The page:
An incubation period is the time between a person contracting a virus and their symptoms starting to show. For example, the incubation period of chickenpox is 14-16 days.
The incubation period for coronavirus is between 2 and 14 days from the time of exposure.
In a typical infectious disease, the incubation period signifies the period taken by the multiplying organism to reach a threshold necessary to produce symptoms in the host.
In some diseases, the latency period is longer than the incubation period. After the latency period (but prior to the infection period) the infected person can transmit the disease without signs of any symptoms. Such an infection is called subclinical infection.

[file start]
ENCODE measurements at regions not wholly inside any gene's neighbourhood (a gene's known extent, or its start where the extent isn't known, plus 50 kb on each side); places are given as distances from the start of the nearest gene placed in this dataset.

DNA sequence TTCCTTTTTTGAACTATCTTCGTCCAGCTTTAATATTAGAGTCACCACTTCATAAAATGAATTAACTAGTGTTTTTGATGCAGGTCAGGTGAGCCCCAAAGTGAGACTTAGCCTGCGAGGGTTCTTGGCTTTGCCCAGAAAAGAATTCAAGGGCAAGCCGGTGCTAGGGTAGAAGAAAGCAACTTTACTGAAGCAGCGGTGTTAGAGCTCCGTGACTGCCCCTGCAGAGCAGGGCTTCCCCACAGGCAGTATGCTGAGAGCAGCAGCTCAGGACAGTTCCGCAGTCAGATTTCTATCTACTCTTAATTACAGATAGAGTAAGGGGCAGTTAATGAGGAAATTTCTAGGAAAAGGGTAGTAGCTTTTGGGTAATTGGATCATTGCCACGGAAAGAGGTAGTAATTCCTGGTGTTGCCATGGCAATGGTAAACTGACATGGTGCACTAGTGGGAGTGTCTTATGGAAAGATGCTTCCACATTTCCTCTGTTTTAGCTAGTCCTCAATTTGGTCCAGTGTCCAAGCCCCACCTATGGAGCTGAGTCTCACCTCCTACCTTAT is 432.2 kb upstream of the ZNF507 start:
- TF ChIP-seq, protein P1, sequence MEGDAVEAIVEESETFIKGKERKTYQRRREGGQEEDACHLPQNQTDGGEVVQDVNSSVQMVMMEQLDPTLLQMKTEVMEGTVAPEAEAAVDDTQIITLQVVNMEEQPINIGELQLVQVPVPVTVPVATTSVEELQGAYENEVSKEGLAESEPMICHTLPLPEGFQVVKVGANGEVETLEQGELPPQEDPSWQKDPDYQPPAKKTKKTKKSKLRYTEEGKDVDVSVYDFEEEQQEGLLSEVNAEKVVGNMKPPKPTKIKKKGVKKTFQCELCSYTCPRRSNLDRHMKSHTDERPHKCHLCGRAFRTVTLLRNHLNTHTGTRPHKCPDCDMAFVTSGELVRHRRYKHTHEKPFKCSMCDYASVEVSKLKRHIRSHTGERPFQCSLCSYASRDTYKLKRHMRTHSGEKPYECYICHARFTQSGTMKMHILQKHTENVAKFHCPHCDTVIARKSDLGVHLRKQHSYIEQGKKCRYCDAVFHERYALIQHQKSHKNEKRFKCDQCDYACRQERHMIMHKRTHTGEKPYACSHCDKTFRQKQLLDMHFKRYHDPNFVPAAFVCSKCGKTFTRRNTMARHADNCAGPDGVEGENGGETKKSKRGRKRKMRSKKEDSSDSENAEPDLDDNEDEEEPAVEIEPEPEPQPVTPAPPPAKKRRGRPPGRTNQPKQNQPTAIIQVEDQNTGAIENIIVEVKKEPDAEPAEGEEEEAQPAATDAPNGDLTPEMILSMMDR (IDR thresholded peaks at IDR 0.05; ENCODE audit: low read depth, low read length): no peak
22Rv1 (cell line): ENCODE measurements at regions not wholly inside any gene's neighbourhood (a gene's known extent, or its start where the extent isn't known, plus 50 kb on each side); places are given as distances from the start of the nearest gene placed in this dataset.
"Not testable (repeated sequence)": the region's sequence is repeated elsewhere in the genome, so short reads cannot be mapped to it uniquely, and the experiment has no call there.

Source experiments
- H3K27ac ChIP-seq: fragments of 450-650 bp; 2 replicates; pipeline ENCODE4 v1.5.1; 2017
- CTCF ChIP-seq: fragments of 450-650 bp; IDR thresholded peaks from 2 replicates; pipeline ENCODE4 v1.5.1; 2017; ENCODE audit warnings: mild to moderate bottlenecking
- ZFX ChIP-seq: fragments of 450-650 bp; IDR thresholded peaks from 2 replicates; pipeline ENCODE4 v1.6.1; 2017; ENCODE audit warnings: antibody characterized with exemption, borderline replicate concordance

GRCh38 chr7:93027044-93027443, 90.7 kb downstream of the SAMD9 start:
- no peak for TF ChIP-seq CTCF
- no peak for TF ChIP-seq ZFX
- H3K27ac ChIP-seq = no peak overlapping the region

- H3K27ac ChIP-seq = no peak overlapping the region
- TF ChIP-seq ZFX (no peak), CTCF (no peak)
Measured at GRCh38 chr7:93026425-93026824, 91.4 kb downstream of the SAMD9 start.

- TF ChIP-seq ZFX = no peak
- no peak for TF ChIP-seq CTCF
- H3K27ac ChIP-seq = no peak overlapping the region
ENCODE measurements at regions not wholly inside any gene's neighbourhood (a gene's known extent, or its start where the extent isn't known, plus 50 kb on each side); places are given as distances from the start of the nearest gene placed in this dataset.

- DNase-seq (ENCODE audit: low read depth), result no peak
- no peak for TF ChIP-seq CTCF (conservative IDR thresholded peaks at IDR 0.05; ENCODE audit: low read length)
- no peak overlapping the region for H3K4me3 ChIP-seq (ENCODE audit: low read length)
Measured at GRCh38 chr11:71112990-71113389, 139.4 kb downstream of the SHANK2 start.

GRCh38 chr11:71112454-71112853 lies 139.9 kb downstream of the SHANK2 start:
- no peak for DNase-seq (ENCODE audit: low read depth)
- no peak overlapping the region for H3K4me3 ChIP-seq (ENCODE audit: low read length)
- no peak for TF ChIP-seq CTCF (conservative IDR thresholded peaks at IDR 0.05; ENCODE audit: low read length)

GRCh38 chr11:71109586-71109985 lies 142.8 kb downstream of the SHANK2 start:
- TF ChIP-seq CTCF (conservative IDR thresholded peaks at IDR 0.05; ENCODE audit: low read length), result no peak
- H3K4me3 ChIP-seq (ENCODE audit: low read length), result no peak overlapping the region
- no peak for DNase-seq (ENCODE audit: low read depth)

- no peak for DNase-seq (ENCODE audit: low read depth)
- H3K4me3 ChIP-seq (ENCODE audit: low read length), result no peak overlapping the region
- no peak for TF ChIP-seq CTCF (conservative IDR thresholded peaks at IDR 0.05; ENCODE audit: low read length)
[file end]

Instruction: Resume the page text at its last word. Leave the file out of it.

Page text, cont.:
While latent or latency period may be synonymous, a distinction is sometimes made between incubation period, the period between infection and onset of the disease, and latent period, the time from infection to infectiousness.
A person may carry a bacteria like Streptococcus in the throat, without exhibiting any symptoms. Depending on the disease, the person may or may not be contagious during the incubation period.
During latency, an infection is subclinical. With respect to viral infections, in incubation the virus is replicating. This is in contrast with viral latency, a form of dormancy in which the virus does not replicate.